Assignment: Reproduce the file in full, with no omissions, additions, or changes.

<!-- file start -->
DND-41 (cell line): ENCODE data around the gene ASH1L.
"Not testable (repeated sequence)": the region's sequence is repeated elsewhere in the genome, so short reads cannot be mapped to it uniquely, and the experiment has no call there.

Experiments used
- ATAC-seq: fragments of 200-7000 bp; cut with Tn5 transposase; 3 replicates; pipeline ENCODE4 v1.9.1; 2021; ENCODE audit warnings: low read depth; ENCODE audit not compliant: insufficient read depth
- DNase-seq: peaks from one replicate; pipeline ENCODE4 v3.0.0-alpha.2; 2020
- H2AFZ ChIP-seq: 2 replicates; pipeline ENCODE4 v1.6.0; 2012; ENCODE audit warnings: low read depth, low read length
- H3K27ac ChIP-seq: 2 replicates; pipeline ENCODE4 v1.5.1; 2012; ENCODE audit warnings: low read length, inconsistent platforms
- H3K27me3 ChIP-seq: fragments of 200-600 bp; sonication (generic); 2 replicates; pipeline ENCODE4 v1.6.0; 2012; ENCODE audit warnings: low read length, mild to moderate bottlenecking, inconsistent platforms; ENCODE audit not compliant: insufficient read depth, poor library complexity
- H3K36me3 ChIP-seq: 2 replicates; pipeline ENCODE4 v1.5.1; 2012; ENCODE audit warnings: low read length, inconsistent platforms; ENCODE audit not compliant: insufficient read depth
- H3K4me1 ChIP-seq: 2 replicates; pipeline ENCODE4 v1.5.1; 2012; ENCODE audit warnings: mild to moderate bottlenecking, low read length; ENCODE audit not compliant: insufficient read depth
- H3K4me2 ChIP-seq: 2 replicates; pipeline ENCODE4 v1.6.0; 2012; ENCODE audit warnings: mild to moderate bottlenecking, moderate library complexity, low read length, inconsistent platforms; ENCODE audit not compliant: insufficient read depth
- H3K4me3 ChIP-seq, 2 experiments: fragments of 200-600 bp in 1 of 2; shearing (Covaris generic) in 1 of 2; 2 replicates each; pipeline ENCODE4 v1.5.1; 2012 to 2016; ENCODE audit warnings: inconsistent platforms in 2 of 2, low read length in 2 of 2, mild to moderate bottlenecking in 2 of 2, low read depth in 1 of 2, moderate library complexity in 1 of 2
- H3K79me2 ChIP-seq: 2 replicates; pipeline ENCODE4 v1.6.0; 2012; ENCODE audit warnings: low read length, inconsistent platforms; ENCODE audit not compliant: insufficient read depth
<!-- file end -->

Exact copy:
DND-41 (cell line): ENCODE data around the gene ASH1L.
"Not testable (repeated sequence)": the region's sequence is repeated elsewhere in the genome, so short reads cannot be mapped to it uniquely, and the experiment has no call there.

Experiments used
- ATAC-seq: fragments of 200-7000 bp; cut with Tn5 transposase; 3 replicates; pipeline ENCODE4 v1.9.1; 2021; ENCODE audit warnings: low read depth; ENCODE audit not compliant: insufficient read depth
- DNase-seq: peaks from one replicate; pipeline ENCODE4 v3.0.0-alpha.2; 2020
- H2AFZ ChIP-seq: 2 replicates; pipeline ENCODE4 v1.6.0; 2012; ENCODE audit warnings: low read depth, low read length
- H3K27ac ChIP-seq: 2 replicates; pipeline ENCODE4 v1.5.1; 2012; ENCODE audit warnings: low read length, inconsistent platforms
- H3K27me3 ChIP-seq: fragments of 200-600 bp; sonication (generic); 2 replicates; pipeline ENCODE4 v1.6.0; 2012; ENCODE audit warnings: low read length, mild to moderate bottlenecking, inconsistent platforms; ENCODE audit not compliant: insufficient read depth, poor library complexity
- H3K36me3 ChIP-seq: 2 replicates; pipeline ENCODE4 v1.5.1; 2012; ENCODE audit warnings: low read length, inconsistent platforms; ENCODE audit not compliant: insufficient read depth
- H3K4me1 ChIP-seq: 2 replicates; pipeline ENCODE4 v1.5.1; 2012; ENCODE audit warnings: mild to moderate bottlenecking, low read length; ENCODE audit not compliant: insufficient read depth
- H3K4me2 ChIP-seq: 2 replicates; pipeline ENCODE4 v1.6.0; 2012; ENCODE audit warnings: mild to moderate bottlenecking, moderate library complexity, low read length, inconsistent platforms; ENCODE audit not compliant: insufficient read depth
- H3K4me3 ChIP-seq, 2 experiments: fragments of 200-600 bp in 1 of 2; shearing (Covaris generic) in 1 of 2; 2 replicates each; pipeline ENCODE4 v1.5.1; 2012 to 2016; ENCODE audit warnings: inconsistent platforms in 2 of 2, low read length in 2 of 2, mild to moderate bottlenecking in 2 of 2, low read depth in 1 of 2, moderate library complexity in 1 of 2
- H3K79me2 ChIP-seq: 2 replicates; pipeline ENCODE4 v1.6.0; 2012; ENCODE audit warnings: low read length, inconsistent platforms; ENCODE audit not compliant: insufficient read depth